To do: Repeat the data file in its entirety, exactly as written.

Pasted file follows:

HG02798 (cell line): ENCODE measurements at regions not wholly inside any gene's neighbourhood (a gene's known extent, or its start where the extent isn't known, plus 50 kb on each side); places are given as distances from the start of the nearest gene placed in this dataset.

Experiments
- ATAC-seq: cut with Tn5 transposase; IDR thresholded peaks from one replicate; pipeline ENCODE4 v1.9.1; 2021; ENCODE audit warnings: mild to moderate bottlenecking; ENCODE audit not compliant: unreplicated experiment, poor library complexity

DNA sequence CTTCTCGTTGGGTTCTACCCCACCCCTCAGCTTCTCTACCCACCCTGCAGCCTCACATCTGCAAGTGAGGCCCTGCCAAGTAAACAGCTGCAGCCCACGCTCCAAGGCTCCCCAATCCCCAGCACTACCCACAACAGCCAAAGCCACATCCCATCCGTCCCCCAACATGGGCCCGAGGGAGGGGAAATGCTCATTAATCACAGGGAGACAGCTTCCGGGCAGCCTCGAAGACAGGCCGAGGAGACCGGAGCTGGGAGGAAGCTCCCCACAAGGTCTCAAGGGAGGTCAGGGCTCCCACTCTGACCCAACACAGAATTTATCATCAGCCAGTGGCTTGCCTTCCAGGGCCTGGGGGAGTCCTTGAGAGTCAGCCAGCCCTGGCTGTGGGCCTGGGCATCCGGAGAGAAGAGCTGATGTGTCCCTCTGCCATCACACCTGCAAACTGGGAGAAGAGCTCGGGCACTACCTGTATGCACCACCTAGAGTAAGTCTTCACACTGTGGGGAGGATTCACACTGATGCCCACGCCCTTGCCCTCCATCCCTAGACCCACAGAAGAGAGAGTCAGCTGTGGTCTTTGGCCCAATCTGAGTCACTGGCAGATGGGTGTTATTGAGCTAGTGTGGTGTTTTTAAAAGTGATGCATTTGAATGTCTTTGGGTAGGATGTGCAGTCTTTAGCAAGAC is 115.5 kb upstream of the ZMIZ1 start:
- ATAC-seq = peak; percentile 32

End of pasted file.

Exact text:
HG02798 (cell line): ENCODE measurements at regions not wholly inside any gene's neighbourhood (a gene's known extent, or its start where the extent isn't known, plus 50 kb on each side); places are given as distances from the start of the nearest gene placed in this dataset.

Experiments
- ATAC-seq: cut with Tn5 transposase; IDR thresholded peaks from one replicate; pipeline ENCODE4 v1.9.1; 2021; ENCODE audit warnings: mild to moderate bottlenecking; ENCODE audit not compliant: unreplicated experiment, poor library complexity

DNA sequence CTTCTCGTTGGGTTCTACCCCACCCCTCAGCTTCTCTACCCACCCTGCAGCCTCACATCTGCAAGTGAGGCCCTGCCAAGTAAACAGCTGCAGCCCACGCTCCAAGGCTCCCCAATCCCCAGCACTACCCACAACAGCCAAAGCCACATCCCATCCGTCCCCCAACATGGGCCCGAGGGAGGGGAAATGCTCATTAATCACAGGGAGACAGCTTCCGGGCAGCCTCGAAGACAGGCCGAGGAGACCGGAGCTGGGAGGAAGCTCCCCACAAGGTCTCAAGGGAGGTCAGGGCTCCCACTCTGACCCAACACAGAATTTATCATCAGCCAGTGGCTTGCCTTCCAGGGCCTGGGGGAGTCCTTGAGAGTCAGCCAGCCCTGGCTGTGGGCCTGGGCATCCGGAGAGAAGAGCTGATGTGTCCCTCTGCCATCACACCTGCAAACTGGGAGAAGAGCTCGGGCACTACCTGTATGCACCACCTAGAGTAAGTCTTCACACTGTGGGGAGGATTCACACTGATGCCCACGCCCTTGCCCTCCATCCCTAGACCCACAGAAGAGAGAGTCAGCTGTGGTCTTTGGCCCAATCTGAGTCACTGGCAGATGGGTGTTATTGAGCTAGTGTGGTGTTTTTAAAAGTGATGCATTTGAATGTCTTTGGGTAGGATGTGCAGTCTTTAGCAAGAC is 115.5 kb upstream of the ZMIZ1 start:
- ATAC-seq = peak; percentile 32